The Gujarat High Court last week stated that only the person who signed the cheque which bounced is liable to be prosecuted under the Negotiable Instruments Act. A spouse cannot be prosecuted for issuing a bad cheque deeming him to be an associate; the law does not permit it. The high court was dealing with the appeal of the husband who was being prosecuted for the bounced cheque signed by his wife. The court quashed the prosecution in the case, Harshad vs State of Gujarat, stating that even if the couple had a joint bank account, the signatory alone would be responsible. The law regarding vicarious liability of a company, which is a juristic person, and the officials of the corporate entity would not be applicable in this case. The high court cited a few cases from Delhi and Haryana in which wives were prosecuted for bad cheque signed by their husbands, as they had joint accounts. Those high courts had stressed that only the signatory to the cheque is responsible, except in the case of directors and officials of companies who were in charge of the issuing cheques. 

Fincorp can choose speedy remedy 

A financial institution can withdraw a suit for recovery of loans and then invoke the faster remedies available under special laws, the Supreme Court stated in the judgment, Himachal Pradesh Financial Corporation vs Anil Garg. In this case, two loans were taken from the state corporation, but the borrower repaid only small amount. Therefore, the corporation filed a regular suit before a civil judge. Later, it was withdrawn unilaterally because the Himachal Pradesh Public Moneys (Recovery of Dues) Act provided a speedier remedy to recover loans. The borrower challenged this move in the high court, arguing that once the suit was withdrawn, the corporation can be presumed to have abandoned its claim. The high court allowed the petition and stopped the auction of the mortgaged vehicles. The financial corporation appealed to the Supreme Court contending that it had not abandoned the claim but the withdrawal was made to initiate fresh proceedings under the Act, as it provided for a more speedy and effective remedy, under a special law.  The Supreme Court allowed the auction stating that the withdrawal of suit did not bar a fresh petition under the Act.  “The loan was disbursed from public funds of the taxpayers’ money. The borrower was a trustee for the loan amount. It could not become a windfall for him,” the judgment said.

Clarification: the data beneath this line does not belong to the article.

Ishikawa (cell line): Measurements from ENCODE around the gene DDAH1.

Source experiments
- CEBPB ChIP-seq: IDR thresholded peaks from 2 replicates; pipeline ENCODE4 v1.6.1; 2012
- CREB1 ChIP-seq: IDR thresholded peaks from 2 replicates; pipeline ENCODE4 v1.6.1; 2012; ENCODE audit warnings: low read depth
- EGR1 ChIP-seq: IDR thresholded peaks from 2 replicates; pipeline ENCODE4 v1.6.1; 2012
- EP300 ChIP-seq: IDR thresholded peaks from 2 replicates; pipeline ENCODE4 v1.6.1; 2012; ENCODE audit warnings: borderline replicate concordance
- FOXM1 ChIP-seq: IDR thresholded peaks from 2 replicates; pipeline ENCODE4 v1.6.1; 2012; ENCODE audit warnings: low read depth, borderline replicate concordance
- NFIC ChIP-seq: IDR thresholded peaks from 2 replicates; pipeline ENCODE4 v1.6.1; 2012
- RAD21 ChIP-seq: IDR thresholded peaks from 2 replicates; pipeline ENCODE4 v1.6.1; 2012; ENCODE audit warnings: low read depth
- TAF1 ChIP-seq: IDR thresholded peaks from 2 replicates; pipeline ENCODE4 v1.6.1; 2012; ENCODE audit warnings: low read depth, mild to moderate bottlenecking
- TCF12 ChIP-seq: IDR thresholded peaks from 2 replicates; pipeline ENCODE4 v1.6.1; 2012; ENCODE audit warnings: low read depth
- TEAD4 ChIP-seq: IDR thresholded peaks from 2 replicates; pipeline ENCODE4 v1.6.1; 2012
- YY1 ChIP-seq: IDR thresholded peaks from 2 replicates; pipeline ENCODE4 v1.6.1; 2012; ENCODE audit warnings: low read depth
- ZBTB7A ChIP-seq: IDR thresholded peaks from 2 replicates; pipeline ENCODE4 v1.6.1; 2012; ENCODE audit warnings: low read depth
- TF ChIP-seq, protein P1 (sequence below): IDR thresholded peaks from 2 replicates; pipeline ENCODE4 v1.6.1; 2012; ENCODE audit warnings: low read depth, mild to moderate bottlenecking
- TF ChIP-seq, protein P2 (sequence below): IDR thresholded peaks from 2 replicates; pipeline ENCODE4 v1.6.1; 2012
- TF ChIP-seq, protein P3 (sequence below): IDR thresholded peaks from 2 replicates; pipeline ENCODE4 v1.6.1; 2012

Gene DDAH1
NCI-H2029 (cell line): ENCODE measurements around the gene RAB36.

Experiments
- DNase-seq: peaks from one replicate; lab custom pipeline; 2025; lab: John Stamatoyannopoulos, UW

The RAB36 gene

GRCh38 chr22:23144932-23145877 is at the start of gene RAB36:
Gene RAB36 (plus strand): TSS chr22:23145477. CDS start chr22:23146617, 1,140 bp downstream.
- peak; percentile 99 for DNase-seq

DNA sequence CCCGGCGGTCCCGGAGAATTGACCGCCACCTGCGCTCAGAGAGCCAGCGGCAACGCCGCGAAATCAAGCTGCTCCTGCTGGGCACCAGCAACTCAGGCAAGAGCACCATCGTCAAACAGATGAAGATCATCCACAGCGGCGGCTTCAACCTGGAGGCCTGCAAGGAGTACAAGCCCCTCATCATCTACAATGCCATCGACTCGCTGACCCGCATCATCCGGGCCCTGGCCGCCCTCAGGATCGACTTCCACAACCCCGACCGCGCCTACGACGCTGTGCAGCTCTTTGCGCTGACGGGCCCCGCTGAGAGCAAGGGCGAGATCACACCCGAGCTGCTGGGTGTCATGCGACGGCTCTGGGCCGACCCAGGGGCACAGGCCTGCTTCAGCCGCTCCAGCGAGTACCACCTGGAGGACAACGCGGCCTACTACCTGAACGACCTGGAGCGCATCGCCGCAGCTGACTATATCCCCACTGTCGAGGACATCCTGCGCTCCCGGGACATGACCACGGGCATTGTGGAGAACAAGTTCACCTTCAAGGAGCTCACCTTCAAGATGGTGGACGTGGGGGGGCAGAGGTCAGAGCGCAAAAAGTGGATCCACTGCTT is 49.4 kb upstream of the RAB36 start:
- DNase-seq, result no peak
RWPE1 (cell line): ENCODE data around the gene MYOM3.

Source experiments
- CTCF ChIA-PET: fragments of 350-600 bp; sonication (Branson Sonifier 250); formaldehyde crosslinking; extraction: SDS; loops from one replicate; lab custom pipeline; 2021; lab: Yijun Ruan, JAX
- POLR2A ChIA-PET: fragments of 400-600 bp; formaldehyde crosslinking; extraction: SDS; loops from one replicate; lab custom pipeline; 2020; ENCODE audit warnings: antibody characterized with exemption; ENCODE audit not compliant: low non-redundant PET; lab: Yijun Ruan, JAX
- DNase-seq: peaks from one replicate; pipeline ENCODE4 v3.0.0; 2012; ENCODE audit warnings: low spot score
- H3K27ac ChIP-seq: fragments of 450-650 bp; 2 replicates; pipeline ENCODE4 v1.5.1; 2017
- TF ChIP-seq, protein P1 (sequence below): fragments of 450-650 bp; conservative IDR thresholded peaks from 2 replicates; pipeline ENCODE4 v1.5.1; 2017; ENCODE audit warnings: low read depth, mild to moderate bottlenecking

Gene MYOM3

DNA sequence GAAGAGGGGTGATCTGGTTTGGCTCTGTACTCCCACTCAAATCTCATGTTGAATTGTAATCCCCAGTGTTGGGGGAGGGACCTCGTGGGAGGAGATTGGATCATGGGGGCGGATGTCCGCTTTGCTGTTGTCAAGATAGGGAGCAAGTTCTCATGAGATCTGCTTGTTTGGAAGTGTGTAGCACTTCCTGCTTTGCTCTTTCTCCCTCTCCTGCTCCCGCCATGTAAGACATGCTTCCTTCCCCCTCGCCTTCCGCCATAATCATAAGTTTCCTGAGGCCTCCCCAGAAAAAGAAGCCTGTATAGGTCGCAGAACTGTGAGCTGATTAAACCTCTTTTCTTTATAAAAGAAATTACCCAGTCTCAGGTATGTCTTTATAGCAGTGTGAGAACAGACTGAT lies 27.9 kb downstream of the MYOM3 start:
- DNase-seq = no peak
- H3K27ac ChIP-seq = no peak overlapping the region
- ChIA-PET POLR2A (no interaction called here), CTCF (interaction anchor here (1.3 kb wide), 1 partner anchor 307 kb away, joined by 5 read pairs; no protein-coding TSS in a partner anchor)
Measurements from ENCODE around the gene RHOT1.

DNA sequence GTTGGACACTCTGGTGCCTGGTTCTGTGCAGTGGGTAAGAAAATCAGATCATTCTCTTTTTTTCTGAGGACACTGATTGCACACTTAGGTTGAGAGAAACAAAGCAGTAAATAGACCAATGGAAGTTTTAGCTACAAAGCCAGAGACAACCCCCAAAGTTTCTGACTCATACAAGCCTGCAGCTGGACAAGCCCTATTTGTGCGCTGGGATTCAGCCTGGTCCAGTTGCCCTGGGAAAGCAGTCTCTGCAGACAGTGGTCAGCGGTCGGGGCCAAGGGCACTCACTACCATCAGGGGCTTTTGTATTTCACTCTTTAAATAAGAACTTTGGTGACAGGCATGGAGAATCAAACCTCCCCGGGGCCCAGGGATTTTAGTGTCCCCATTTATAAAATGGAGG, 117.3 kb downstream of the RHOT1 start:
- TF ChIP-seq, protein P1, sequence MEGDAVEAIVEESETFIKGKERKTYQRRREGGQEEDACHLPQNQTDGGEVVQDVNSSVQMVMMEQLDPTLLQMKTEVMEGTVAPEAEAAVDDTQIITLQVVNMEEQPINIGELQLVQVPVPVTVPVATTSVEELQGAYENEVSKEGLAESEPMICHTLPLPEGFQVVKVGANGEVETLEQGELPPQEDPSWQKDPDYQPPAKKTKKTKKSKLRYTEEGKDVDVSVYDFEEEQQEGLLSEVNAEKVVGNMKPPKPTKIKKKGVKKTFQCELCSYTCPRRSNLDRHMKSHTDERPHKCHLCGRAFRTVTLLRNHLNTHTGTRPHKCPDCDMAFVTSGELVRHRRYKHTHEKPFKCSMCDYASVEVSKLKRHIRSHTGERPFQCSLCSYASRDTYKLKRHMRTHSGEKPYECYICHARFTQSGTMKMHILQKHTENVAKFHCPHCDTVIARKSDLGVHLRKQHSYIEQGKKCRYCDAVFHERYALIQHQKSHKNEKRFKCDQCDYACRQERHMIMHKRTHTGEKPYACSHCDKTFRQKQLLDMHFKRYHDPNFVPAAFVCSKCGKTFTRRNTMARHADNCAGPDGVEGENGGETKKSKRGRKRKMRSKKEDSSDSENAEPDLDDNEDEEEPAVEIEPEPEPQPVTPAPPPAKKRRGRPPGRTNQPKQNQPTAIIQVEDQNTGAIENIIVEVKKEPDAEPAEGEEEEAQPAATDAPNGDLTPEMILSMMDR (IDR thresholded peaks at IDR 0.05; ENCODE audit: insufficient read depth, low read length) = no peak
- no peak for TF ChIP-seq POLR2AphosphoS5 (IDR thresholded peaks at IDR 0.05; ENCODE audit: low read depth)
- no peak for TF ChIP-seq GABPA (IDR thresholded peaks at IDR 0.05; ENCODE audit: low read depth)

Design row sent to commercial court 

The Bombay High Court has passed an order of injunction under the Designs Act in a dispute between two plastic water bottle manufacturers. Cello Household Products alleged that a rival, Modware India, is selling a product, Kudoz, with the same design as Cello’s Puro, which is an infringement of its design and additionally, passing off. Cello argued that its design has both novelty and originality. Agreeing with Cello and comparing the two products, the court stated that “everything points but in one direction that Modware was attempting to deceive consumers into believing that its products came from the house of Cello. This is, therefore, prima facie, an attempt calculated to deceive and the deception and misrepresentation is as to source or origin.” The court made two notable observations: The suit must now go to the commercial division according to the new Commercial Courts, Commercial Division & Commercial Appellate Division of High Courts Act 2015. The judgment also noted that now the losing party must pay costs to the winner. If the court deviates from the new rule, it must provide reasons. In this case, Modware was spared the fine because its counsel was “fair and argued the case with admirable economy of time”.